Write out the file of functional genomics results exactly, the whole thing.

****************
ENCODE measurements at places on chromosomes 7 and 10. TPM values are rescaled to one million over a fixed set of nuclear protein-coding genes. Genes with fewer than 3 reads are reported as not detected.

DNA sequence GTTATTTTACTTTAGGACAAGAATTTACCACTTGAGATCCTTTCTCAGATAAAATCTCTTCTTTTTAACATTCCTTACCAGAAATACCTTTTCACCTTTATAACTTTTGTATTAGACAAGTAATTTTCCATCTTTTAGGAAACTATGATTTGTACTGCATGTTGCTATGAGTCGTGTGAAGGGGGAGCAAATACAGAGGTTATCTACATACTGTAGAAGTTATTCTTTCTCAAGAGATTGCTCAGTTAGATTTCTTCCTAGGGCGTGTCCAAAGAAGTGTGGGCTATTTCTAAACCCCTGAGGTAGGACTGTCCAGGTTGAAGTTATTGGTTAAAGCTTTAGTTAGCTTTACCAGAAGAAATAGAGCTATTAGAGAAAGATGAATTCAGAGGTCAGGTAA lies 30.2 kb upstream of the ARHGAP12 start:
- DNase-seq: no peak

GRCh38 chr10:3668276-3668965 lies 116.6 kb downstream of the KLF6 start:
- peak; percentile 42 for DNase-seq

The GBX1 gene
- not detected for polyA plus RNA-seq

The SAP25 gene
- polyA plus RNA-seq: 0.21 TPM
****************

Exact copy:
ENCODE measurements at places on chromosomes 7 and 10. TPM values are rescaled to one million over a fixed set of nuclear protein-coding genes. Genes with fewer than 3 reads are reported as not detected.

DNA sequence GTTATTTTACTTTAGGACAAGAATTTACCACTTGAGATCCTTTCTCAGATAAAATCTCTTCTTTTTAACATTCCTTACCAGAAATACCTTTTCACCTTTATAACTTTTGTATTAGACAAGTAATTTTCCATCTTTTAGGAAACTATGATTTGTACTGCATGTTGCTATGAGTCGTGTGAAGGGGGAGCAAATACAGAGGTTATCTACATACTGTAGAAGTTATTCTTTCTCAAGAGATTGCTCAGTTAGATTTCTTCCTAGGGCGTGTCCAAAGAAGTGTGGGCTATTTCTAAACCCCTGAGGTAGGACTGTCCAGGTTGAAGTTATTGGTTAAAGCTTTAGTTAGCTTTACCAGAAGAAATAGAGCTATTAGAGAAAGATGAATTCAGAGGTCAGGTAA lies 30.2 kb upstream of the ARHGAP12 start:
- DNase-seq: no peak

GRCh38 chr10:3668276-3668965 lies 116.6 kb downstream of the KLF6 start:
- peak; percentile 42 for DNase-seq

The GBX1 gene
- not detected for polyA plus RNA-seq

The SAP25 gene
- polyA plus RNA-seq: 0.21 TPM